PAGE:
The chairman of the Senate Judiciary Committee said Friday that the decision to take Khalid Sheikh Mohammed and four other Guantamao detainees to New York to put them on trial in a federal civilian court is the right one.
Democrat Patrick Leahy, D-Vt., said that federal courts are capable of trying high-profile terror cases.
Putting the self-proclaimed 9/11 mastermind and the other suspects on trial in federal courts demonstrates to the world that "the most powerful nation on earth also trusts its judicial system," he added.
But former Republican presidential candidate Sen. John McCain, R-Ariz., said that suspected terrorists should be treated as war criminals and tried in military tribunals.
The Obama administration's decision to bring the detainees to trial in civilian court "sends a mixed message about America's resolve in the fight against terrorism," McCain said in a written statement.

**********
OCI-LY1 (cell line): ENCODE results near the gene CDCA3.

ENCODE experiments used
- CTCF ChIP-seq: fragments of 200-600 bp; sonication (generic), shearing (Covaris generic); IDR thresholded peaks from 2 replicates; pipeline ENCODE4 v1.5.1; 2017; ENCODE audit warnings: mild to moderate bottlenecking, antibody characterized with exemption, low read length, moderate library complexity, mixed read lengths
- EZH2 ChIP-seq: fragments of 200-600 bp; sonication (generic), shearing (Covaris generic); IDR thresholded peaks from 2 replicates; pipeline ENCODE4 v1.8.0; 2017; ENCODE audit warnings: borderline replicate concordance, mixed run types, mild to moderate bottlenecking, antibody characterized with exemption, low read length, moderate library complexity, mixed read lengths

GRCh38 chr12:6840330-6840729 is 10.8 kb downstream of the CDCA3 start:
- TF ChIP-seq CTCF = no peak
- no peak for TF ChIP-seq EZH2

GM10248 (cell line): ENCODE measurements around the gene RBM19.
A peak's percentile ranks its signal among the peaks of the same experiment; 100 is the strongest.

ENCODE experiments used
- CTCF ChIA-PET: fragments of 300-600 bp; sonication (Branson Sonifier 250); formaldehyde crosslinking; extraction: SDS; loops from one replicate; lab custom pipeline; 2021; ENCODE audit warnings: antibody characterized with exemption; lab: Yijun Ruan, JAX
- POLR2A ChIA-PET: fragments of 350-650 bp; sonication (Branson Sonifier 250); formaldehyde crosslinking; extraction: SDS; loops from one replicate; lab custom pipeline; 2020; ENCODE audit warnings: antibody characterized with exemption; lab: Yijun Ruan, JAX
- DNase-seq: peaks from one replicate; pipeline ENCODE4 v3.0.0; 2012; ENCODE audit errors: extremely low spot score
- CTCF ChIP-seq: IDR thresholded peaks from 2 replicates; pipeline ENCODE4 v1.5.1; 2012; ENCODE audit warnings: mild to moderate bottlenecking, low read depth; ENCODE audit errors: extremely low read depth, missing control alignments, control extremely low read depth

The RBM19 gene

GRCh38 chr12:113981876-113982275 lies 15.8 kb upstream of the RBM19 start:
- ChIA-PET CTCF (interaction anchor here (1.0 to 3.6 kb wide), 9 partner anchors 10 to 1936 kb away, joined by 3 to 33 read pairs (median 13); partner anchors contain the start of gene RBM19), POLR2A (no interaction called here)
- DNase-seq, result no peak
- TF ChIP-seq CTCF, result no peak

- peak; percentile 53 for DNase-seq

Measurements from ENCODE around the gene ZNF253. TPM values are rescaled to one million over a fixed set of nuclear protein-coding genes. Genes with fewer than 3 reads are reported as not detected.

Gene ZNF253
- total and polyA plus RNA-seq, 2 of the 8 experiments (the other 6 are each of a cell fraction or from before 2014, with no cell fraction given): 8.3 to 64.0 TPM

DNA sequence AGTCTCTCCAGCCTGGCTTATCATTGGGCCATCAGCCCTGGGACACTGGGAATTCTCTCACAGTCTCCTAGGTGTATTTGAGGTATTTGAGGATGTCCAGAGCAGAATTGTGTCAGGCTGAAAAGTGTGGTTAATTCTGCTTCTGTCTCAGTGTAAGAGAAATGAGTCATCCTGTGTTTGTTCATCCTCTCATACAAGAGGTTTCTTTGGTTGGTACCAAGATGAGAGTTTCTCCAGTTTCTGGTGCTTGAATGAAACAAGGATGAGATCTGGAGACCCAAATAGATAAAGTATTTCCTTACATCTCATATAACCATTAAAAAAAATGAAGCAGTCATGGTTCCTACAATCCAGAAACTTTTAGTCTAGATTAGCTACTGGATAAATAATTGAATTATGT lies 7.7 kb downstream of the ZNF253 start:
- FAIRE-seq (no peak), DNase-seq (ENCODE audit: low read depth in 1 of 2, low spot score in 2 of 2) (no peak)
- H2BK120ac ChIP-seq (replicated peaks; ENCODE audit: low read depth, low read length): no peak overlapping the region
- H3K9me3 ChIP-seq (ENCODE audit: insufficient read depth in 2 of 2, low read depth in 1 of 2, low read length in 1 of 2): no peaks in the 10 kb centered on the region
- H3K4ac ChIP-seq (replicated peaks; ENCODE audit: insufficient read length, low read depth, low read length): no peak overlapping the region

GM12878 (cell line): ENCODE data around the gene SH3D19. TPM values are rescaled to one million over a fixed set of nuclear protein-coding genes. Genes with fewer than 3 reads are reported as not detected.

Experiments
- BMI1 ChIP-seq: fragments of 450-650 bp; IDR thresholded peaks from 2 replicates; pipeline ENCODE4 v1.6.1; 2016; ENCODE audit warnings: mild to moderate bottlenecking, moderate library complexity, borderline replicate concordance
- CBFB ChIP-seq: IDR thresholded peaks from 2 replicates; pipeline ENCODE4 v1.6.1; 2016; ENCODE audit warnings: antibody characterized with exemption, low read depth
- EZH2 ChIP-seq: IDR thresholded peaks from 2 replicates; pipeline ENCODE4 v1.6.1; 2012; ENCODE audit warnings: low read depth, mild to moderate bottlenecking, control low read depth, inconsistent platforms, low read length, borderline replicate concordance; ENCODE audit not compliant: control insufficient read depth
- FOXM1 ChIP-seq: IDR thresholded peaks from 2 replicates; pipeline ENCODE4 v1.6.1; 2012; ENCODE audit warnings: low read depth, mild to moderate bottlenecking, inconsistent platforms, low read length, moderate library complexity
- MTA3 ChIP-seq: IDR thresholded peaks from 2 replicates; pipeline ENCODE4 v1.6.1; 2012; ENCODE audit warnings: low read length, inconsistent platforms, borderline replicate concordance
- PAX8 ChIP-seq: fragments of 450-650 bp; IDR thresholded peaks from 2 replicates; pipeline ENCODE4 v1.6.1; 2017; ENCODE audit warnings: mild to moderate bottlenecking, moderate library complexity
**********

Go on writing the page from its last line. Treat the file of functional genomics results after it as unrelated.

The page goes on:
Republican Sen. Jon Kyl of Arizona said that bringing Mohammed to New York is an "unnecessary risk" that could also lead to the disclosure of classified information.
He said the trial of Omar Abdel Rahman — the man known as the "blind sheik" — in a plot against New York City landmarks caused "valuable information" to be revealed to al-Qaida.
Republicans are not the only lawmakers voicing concerns about the decision.
Democratic Sen. Jim Webb of Virginia, who serves on the Senate Armed Services Committee, also supports the use of military tribunals in terrorism cases.
Bringing Mohammed and the other detainees to New York for trial could be "disruptive, costly, and potentially counterproductive," Webb said Friday.